• Charge a minimum docket of 0.1 or 0.2 or 0.3 and when you do something else for the client later in the day for another minute, charge a 0.1 or 0.2 or 0.3 again. This is fraud.   Don’t do it, laddy!

7. If you are out of the office, either docket remotely on your computer or phone if you have an app that does that or go old-school and write yourself a note.  If you are driving, call your own voicemail and leave a message with the docket amount and description to transcribe before you go to bed.

8. Come hell or high water, you complete your dockets before the end of the day. You have no right to go to sleep until they are done.  Seriously. I mean that.

9. When the phone rings and you are in the midst of doing something, ask the caller to hold for a minute.  While the client is holding, finish your docket entry, start another one and turn on the timer.  The client will be happy that you took the call and will understand that you have to take a minute to finish something up before starting the discussion. They don’t have to know what you are finishing up.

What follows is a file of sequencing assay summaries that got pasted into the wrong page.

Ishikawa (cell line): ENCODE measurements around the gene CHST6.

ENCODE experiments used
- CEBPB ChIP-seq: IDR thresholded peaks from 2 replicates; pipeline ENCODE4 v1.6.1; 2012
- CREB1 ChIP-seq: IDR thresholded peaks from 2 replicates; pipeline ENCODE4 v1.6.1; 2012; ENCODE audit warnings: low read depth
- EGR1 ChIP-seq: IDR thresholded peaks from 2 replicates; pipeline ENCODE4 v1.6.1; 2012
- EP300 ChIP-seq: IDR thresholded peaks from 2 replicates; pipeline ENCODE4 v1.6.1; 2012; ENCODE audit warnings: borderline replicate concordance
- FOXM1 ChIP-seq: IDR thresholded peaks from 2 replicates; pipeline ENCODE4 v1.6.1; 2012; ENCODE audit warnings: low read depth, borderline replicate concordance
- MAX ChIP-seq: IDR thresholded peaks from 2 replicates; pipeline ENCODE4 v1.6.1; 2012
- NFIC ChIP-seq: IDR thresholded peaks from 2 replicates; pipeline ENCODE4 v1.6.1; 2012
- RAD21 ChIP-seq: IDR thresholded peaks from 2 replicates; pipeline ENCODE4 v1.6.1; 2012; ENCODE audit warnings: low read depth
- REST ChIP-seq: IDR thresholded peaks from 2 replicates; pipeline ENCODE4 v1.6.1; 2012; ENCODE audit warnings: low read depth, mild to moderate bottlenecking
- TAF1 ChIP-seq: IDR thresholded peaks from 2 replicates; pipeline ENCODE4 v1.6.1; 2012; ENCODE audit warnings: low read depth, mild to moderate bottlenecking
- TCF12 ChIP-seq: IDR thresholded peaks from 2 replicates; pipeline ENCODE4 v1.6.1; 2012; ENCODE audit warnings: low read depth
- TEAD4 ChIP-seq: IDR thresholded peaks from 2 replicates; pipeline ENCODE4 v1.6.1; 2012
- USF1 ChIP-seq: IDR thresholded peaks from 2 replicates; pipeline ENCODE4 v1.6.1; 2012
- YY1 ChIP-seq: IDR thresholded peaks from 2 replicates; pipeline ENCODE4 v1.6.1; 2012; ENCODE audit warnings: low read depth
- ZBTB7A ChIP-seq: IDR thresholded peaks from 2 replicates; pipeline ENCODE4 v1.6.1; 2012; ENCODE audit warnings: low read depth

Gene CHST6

Conclusion

Only bad things happen to lawyers who do not docket properly. Suck it up.  Do it right. Save your excuses for someone who cares.  Which is nobody.

If you really cannot bring yourself to do this, get out of private practice or go solo. You are only going to be made miserable by firm management if you stay.